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Am J Vet Res. 2014 Feb;75(2):161-8. doi: 10.2460/ajvr.75.2.161.

Morphological and cellular changes in secondary epidermal laminae of horses with insulin-induced laminitis.

Author information

1
Department of Equine and Small Animal Medicine, Faculty of Veterinary Medicine, University of Helsinki, 00014 University of Helsinki, Finland.

Abstract

OBJECTIVE:

To determine cellular changes associated with secondary epidermal laminae (SEL) in forefeet and hind feet of ponies with insulin-induced laminitis.

ANIMALS:

8 ponies.

PROCEDURES:

Laminitis was induced in 4 ponies by IV administration of insulin and glucose; 4 control ponies received saline (0.9% NaCl) solution IV. Laminar tissue samples obtained from the dorsal aspects of the hooves were histologically evaluated. Primary epidermal lamina (PEL) length and width and SEL length, width, and angle were determined. Numbers of epidermal cell nuclei per micrometer and per total length of SEL and numbers of apoptotic and proliferative cells in axial, middle, and abaxial laminar regions were determined.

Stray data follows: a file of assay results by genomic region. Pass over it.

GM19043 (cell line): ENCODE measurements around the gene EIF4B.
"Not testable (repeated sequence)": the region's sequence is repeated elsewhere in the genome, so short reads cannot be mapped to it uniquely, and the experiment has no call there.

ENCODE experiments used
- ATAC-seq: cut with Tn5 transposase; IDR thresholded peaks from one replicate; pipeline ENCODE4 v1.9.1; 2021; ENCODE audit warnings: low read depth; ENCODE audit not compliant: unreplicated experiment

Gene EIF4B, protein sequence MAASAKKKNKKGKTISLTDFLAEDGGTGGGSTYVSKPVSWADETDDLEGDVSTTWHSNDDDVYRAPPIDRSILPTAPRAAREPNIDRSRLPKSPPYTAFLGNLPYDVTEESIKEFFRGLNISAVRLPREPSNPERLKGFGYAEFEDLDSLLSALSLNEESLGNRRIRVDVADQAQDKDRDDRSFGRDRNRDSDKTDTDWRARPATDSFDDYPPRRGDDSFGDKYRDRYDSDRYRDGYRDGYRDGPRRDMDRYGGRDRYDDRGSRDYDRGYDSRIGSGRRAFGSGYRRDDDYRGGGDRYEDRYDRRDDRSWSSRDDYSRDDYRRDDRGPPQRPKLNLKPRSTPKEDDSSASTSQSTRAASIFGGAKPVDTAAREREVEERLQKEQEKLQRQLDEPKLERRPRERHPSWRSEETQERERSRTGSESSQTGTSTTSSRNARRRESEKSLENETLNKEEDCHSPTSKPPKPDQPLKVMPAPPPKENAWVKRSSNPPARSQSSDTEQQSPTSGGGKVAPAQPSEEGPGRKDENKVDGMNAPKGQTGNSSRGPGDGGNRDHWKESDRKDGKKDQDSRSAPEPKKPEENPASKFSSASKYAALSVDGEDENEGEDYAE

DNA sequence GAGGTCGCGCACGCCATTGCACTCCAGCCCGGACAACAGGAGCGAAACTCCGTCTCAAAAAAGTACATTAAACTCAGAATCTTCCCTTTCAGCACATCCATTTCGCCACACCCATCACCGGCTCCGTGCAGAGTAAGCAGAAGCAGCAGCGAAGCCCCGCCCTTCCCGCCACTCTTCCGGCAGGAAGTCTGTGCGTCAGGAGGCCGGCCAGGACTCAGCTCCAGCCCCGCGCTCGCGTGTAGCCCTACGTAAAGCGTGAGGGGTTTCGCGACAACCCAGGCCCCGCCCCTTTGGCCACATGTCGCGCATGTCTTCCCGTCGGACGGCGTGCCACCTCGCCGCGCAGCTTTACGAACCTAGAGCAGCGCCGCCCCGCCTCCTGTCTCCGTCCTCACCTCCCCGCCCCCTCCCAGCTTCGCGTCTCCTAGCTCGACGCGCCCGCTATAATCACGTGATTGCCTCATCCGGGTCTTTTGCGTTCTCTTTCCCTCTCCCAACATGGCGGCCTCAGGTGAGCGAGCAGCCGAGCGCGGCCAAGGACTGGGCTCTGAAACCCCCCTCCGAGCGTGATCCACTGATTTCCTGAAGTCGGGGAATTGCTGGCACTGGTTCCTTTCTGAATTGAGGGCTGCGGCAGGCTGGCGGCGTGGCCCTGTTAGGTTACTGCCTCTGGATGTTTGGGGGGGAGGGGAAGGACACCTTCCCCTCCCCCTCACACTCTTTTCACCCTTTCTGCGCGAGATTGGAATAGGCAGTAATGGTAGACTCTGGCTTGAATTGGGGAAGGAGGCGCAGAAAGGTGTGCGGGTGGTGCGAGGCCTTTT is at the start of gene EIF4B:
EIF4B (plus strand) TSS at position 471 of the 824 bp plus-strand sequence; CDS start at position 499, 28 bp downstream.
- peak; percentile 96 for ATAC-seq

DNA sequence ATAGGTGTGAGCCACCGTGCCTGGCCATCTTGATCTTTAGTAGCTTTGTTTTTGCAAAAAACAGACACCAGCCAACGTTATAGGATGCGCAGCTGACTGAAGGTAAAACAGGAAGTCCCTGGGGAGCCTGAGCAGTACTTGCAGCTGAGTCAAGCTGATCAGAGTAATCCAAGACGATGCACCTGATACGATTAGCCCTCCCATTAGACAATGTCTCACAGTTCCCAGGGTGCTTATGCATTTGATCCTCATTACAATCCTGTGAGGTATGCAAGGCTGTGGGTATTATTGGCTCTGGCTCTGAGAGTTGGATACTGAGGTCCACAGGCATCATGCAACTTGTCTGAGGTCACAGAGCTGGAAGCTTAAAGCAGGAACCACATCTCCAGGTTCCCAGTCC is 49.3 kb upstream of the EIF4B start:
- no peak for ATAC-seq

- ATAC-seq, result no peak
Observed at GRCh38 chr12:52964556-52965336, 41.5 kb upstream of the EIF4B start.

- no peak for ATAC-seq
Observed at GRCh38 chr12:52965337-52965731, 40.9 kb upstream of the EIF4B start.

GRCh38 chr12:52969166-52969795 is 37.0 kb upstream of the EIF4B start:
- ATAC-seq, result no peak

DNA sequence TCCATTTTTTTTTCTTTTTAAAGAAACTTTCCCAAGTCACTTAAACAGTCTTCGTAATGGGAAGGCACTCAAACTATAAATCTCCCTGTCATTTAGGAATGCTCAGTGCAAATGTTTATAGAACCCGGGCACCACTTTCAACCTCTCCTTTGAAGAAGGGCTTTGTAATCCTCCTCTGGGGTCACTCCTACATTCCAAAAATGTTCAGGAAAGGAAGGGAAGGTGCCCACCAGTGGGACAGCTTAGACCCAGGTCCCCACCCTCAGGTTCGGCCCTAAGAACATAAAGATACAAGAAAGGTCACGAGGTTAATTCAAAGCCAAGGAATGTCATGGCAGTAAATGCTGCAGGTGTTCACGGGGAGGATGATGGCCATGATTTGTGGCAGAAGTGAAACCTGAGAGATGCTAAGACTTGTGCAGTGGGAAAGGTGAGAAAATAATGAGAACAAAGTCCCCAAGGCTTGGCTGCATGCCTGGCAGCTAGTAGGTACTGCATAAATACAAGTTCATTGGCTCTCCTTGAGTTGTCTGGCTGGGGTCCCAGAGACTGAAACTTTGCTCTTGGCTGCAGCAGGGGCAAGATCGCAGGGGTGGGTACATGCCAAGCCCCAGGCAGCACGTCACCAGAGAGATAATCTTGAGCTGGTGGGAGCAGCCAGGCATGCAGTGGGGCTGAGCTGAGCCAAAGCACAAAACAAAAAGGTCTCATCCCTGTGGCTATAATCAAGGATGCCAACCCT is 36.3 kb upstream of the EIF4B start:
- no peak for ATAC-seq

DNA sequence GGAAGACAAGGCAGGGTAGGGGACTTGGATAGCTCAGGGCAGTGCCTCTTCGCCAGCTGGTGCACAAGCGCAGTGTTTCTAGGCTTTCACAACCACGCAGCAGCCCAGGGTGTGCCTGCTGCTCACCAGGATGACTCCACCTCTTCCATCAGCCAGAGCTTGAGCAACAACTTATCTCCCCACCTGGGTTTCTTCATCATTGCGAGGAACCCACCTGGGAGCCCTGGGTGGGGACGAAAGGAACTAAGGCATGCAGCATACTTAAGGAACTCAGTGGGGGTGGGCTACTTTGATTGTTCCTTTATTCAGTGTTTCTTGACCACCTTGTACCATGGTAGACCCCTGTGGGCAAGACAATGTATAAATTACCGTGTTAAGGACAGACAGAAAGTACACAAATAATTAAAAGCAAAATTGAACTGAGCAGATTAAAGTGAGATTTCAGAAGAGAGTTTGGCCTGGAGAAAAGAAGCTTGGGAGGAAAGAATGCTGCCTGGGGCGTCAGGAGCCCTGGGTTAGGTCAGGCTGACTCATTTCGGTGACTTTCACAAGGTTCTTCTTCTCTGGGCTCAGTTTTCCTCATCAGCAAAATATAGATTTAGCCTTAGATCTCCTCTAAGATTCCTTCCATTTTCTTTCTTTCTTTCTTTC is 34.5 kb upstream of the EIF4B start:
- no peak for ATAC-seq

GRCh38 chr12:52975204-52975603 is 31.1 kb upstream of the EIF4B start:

RESULTS:

SEL in treatment group ponies were significantly longer, were significantly narrower, and had a smaller angle relative to PEL in all laminar regions versus control ponies. In treatment group ponies, the number of epidermal cell nuclei per SEL was typically higher and the number of cells per micrometer of SEL was lower in laminar regions, apoptotic cell numbers were higher in abaxial and middle regions in forefeet and hind feet, and proliferating cell numbers were higher in axial laminar regions in forefeet and all laminar regions in hind feet, versus control ponies.

CONCLUSIONS AND CLINICAL RELEVANCE:

Results indicated SEL elongation, narrowing, and alteration in orientation developed in all feet of ponies with insulin-induced laminitis. This was primarily attributable to cell stretching that developed at the same time as an accelerated cell death-proliferation cycle; differences in cell cycle responses among laminar regions between forefeet and hind feet may have been attributable to differences in load bearing.

PMID:
24471752
DOI:
10.2460/ajvr.75.2.161
[Indexed for MEDLINE]

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